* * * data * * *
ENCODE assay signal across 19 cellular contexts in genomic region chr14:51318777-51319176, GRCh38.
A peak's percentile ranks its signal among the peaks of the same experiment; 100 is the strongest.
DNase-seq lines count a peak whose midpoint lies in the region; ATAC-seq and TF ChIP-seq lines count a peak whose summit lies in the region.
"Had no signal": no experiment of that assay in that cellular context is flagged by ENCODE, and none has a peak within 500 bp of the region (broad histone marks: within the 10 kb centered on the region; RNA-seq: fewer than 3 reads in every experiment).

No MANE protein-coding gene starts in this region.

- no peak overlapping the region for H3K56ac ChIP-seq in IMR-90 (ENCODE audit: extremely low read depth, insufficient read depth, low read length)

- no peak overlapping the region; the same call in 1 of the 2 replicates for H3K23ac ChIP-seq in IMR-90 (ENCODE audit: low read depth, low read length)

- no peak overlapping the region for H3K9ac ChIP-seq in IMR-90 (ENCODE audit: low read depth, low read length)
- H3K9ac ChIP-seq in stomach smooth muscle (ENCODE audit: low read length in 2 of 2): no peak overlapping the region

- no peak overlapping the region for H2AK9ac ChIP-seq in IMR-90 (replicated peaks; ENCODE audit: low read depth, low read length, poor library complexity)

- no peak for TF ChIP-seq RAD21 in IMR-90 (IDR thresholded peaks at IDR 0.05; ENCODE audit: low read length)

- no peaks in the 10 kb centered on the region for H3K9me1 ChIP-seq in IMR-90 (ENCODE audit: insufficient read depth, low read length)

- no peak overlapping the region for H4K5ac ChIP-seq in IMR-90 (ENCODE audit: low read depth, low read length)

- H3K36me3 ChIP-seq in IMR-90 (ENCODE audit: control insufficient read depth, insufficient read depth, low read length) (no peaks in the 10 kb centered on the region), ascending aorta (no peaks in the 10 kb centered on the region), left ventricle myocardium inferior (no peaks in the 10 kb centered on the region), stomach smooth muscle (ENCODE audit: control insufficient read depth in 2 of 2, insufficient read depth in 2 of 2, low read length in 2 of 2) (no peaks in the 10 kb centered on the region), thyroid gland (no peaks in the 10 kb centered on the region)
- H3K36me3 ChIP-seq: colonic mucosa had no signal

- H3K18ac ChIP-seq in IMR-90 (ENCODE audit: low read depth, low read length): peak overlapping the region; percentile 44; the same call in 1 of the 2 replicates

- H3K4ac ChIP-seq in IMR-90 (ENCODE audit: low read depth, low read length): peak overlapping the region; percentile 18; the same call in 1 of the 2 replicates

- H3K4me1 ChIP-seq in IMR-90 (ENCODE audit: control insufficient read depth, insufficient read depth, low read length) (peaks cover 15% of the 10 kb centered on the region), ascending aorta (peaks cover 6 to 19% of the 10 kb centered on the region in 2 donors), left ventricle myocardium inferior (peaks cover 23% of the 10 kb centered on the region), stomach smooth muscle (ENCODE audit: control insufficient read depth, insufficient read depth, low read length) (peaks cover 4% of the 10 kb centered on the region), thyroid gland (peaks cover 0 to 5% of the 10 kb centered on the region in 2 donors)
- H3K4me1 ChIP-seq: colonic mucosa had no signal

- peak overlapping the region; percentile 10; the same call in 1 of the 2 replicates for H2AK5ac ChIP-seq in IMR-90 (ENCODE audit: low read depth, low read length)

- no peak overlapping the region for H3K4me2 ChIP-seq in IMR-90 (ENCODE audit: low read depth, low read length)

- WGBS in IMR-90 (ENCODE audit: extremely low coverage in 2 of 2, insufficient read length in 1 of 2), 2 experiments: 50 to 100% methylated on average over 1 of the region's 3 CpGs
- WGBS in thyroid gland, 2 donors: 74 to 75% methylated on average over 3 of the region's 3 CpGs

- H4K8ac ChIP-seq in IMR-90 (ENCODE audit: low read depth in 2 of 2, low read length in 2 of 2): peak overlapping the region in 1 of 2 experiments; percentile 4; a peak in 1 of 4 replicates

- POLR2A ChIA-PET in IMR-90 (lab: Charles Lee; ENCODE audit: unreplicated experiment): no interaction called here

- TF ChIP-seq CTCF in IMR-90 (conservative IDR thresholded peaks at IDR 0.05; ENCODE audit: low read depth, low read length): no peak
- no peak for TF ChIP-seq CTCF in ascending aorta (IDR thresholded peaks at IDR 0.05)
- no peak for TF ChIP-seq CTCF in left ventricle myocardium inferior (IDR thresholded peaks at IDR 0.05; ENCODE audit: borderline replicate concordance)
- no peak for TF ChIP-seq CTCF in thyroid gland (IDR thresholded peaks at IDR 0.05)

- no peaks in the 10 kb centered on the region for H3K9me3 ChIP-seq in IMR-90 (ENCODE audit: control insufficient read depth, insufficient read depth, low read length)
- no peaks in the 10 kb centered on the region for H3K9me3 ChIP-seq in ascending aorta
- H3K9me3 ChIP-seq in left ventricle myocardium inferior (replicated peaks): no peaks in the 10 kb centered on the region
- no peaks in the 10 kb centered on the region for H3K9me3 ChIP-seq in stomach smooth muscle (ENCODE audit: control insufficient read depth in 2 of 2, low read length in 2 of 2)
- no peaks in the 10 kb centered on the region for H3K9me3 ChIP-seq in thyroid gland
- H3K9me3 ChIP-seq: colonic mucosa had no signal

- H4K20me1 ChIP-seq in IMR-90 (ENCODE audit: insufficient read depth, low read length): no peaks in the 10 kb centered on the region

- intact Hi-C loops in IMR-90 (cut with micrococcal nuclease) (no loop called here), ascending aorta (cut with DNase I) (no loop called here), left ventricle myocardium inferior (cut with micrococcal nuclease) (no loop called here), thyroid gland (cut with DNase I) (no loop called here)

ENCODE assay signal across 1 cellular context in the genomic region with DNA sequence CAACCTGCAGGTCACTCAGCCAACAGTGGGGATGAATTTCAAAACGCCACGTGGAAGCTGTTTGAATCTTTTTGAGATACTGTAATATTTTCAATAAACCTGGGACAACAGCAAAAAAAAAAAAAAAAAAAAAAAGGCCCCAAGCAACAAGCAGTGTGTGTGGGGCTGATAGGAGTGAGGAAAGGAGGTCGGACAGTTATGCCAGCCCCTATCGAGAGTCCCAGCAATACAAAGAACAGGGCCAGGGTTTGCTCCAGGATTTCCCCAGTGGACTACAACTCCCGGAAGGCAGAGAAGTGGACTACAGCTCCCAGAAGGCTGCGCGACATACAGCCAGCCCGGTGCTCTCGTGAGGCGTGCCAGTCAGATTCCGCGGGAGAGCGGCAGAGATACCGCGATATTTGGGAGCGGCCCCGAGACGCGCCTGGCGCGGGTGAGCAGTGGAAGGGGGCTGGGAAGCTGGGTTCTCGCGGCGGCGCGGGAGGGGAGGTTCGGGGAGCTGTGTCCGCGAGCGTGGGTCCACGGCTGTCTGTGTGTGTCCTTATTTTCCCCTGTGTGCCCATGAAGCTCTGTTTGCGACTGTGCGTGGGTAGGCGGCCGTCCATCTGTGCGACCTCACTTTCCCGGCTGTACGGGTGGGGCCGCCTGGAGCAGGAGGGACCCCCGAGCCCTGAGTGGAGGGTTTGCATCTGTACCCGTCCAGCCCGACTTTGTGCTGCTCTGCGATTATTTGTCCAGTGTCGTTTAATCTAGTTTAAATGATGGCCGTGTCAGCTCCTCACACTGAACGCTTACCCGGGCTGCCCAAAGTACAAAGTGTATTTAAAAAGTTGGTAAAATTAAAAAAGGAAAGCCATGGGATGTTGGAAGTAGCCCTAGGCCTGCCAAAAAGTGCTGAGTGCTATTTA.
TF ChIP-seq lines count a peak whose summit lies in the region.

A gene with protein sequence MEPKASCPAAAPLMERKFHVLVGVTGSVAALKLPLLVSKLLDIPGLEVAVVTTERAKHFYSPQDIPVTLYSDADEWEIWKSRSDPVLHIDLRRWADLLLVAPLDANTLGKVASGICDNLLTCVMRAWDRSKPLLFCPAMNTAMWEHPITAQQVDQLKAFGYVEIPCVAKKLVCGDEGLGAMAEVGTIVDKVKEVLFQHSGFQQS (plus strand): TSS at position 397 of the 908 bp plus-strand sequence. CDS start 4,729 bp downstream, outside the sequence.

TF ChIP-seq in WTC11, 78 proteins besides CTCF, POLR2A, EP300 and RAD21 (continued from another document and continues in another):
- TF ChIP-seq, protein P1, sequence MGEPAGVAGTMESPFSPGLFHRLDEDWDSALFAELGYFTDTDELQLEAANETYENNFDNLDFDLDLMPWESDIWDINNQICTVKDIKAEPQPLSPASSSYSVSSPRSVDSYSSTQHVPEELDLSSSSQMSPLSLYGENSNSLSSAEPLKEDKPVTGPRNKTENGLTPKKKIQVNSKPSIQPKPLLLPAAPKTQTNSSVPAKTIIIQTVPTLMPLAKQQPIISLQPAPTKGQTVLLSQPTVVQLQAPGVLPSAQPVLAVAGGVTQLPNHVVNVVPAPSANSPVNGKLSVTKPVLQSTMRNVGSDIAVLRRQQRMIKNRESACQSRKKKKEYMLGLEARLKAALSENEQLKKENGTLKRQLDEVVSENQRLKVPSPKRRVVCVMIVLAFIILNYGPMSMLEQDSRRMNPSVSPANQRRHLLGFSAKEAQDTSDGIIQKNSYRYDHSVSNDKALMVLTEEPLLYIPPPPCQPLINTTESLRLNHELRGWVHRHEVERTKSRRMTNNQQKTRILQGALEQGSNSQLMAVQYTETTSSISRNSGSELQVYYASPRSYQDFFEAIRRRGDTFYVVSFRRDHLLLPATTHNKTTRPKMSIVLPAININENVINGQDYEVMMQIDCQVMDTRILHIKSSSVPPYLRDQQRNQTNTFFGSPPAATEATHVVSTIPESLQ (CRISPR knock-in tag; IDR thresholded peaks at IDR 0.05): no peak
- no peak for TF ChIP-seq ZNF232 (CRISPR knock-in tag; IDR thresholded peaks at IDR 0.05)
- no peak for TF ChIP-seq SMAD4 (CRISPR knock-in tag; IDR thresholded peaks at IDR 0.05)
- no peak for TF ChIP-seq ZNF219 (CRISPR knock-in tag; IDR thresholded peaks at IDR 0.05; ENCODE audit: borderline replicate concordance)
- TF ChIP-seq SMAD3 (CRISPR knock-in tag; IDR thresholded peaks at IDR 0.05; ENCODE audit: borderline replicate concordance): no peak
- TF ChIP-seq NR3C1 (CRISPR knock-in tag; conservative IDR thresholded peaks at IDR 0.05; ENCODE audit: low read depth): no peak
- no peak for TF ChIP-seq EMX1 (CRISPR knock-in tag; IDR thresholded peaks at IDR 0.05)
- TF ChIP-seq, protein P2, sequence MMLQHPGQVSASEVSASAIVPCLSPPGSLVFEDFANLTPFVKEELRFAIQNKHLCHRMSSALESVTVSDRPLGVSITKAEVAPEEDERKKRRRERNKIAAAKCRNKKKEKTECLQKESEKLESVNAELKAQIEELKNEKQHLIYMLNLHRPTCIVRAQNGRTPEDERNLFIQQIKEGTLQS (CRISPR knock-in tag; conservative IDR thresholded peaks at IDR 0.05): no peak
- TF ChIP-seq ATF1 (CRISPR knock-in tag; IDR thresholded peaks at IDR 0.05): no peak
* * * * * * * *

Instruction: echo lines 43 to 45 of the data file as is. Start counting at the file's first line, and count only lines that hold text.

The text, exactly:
- no peak for TF ChIP-seq ZNF232 (CRISPR knock-in tag; IDR thresholded peaks at IDR 0.05)
- no peak for TF ChIP-seq SMAD4 (CRISPR knock-in tag; IDR thresholded peaks at IDR 0.05)
- no peak for TF ChIP-seq ZNF219 (CRISPR knock-in tag; IDR thresholded peaks at IDR 0.05; ENCODE audit: borderline replicate concordance)